Seafaring Town

The History of Cellardyke Harbour and Surrounding Homes

Fatal Disasters at the Harbour Shore

In 1813 Kilrenny Town Council petitioned the Convention of Royal Burghs to help finance harbour improvements. In the petition, two disasters which took place within a few yards of the shore are emotionally described.

In September 1793, ‘seven of the boat’s crew perished, leaving five widows and seventeen helpless children’.

In February 1800 – ‘seven men drowned at the same spot, all leaving widows and thirty three children’. Throughout the 19th Century many more such disasters would occur in sight of the shore.

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Harbour Meeting Place


The harbour has been a focal point for fishermen and seafarers for centuries. It was both their workplace and their social meeting place.

Fishermen and other townspeople would meet, discuss the boats and sizes of catches, the weather, the price of fish, and share local gossip.

These are some of the worthies in the 1910s who posed at the harbour bench only a few feet from this Board.

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Nets and Black Dykes


The fortunes of Cellardyke fluctuated with the fishing trade. The population grew quickly in the 19th century and by the 1870s Cellardyke was a thriving town.

There were more than fifty boat owners and skippers with one hundred other captains joining them for the annual Lammas Drave herring fishing. In August, shoals of herring appeared in the Firth of Forth and the abundant catches were landed at Cellardyke harbour.

Local boatbuilders, coopers, fish curers and merchants all shared in the rewards, and flourished. The smoked and salted fish was sent to Edinburgh, Manchester, London and many cities on mainland Europe.

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Farmland to RAF Base to Holiday Camp to Housing

Cellardyke craftsmen, like those in other East Neuk towns, built their fishing boats within their own communities.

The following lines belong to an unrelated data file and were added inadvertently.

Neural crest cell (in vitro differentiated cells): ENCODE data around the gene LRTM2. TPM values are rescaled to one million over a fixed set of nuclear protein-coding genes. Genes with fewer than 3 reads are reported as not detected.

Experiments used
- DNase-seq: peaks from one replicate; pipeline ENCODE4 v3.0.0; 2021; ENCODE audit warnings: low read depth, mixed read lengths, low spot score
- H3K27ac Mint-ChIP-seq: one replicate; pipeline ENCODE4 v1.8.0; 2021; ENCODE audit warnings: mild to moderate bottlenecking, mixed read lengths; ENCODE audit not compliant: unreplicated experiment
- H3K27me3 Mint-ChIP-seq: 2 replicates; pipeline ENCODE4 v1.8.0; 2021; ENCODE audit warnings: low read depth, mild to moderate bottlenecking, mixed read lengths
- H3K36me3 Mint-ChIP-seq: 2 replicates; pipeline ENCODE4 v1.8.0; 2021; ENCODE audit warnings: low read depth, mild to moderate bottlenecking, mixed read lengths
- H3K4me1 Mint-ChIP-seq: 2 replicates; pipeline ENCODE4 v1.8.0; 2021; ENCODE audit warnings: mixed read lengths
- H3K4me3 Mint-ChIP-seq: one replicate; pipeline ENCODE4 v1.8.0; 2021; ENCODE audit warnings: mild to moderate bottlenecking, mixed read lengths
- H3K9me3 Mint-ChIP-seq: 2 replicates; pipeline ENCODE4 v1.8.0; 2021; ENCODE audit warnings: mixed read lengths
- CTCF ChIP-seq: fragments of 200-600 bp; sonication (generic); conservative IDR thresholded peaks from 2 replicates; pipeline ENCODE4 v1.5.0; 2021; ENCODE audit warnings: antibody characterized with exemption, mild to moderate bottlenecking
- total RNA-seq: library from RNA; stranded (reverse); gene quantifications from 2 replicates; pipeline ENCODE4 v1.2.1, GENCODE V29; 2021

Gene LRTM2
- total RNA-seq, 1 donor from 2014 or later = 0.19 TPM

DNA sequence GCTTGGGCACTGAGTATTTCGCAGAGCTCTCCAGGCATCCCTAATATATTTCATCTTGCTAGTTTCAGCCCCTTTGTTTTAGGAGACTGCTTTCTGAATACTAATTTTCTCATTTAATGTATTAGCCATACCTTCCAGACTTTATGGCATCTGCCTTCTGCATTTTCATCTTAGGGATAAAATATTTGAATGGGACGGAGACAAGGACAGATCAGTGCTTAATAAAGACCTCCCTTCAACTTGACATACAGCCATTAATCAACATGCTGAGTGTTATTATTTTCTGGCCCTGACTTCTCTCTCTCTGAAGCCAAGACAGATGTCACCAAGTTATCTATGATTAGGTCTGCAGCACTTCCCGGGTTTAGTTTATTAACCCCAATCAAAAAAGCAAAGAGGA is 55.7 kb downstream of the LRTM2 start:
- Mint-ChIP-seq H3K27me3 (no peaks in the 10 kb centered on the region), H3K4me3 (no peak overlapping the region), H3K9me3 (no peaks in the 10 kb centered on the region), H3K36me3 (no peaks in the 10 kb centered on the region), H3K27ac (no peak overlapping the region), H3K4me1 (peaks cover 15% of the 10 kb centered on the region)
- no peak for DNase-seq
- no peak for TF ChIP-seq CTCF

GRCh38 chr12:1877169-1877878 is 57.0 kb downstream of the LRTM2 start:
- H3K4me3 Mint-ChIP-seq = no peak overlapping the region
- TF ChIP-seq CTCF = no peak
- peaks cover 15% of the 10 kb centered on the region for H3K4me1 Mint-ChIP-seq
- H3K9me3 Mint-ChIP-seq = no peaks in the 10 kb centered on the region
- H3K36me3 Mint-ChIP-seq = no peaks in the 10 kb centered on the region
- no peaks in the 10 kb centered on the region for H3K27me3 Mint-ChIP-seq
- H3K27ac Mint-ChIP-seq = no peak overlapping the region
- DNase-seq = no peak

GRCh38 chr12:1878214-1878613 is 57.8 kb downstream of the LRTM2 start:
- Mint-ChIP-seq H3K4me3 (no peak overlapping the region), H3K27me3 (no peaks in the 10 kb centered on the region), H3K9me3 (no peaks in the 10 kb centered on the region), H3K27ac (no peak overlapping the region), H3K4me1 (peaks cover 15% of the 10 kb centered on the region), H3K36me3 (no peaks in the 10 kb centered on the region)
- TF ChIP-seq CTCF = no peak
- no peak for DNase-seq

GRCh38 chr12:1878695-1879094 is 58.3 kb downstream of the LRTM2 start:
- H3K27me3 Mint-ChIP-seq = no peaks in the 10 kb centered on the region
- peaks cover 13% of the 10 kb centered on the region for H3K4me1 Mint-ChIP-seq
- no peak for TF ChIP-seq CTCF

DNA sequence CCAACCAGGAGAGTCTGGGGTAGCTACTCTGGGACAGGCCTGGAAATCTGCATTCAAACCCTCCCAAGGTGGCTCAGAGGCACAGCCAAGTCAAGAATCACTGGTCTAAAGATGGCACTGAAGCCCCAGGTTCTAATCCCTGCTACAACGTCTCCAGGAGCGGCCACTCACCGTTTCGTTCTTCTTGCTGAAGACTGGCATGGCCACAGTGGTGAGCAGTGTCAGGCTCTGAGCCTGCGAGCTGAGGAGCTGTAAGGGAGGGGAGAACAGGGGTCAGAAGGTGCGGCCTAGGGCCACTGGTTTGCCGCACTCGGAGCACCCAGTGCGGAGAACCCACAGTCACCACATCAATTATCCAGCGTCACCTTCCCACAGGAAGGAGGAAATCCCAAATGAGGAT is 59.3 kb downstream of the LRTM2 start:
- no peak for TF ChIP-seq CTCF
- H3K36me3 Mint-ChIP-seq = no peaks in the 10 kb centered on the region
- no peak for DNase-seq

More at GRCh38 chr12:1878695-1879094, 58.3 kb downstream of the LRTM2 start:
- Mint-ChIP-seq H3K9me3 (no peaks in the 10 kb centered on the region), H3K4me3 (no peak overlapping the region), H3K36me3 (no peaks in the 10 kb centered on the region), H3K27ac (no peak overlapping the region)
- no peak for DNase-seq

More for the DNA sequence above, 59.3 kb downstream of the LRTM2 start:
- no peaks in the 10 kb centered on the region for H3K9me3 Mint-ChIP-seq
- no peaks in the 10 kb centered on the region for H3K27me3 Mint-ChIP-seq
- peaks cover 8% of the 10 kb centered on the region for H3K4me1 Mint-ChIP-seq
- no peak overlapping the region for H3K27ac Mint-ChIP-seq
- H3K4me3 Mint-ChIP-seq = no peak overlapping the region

Such was the reputation of the Cellardyke fishermen and their boats that the boatbuilding trade flourished here in the 19th century, providing boats not only for the expanding local fleet, but for fishermen throughout Scotland and beyond.

Many Cellardyke boatbuilding firms were established in the late 19th century and set up boatyards around the harbour. In the 1930s boats were built and launched from the bulwark into the harbour. Refleurir was the last fishing boat to be built in Cellardyke in 1938.

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The History of Shore Street

Press-ganged to the Battle of Copenhagen

no 7. Shore Street

In 1798, during the Napoleonic Wars, Thomas Watson a 34 year old Cellardyke mariner, was taken by the press gang and forced to serve in the Royal Navy. His 20 year old wife, Mary Buick, made the perilous journey to Yarmouth to be closer to her husband.

After giving birth to their first son John, she joined Thomas on HMS Ardent, as a nurse. The ship was in the fleet which took part in the first Battle of Copenhagen in April 1801. Ardent suffered heavy casualties and Mary aided the ship’s surgeon.

In later life Mary’s daughter claimed the family were on board HMS Victory during the Battle of Trafalgar. She would reminisce that her mother nursed the fatally wounded Lord Nelson. The family eventually returned to Cellardyke and built a house at 7 Shore Street.

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Ecclesiastical Sanctuary – The Bishop’s Palace

no 9/10. Shore Street

James Kennedy (1408-1466), grandson of King Robert III and Bishop of St Andrews was gifted the lands of Kilrenny by King James II.

Around 1452 he had a stately tenement erected on the shore at Skinfasthaven. It was constructed on a tier of massive arches and a pier was built to save it from the storms. This was the start of the development of Skinfasthaven, the harbour that for centuries served Cellardyke.

Bishop Kennedy founded St Salvator’s College in St Andrews and played a leading role in the Government of Scotland. The Palace was demolished in the 1830s and
replaced by the present building at 9/10 Shore Street.

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Men of the Sea and their Cellardyke suppliers

no 20. Shore Street

Adam Reid repairing canvas buoys at 20 Shore Street in the 1880s. The buoys were patented and produced at Duncan & Black’s Cellardyke Oilskin Factory in James Street, one of the many oilskin factories in the town.

Local shops supplied all the needs for the boats and their crews.

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Birthplace of Seafarers


no 26. Shore Street

Captain Alexander Rodger (1801-1877) – sea captain, shipowner and adventurer – was born at 26 Shore Street, Cellardyke.

He went to sea at the age of nineteen and at 22 he had become captain of his own ship. He owned the famous tea clipper ship Taeping which competed in the Great Tea Race of 1866, sailing from Fou-Tcheou in China to London. Captained by Donald Mckinnon of Tiree with a Cellardyke crew, the Taeping narrowly won after a journey of 99 days. They beat the Ariel crew from Anstruther by 28 minutes.

He travelled the globe and led sixteen young Cellardyke fishermen on a successful expedition to the Australian goldfields. Rodger Street in Cellardyke is named after him.

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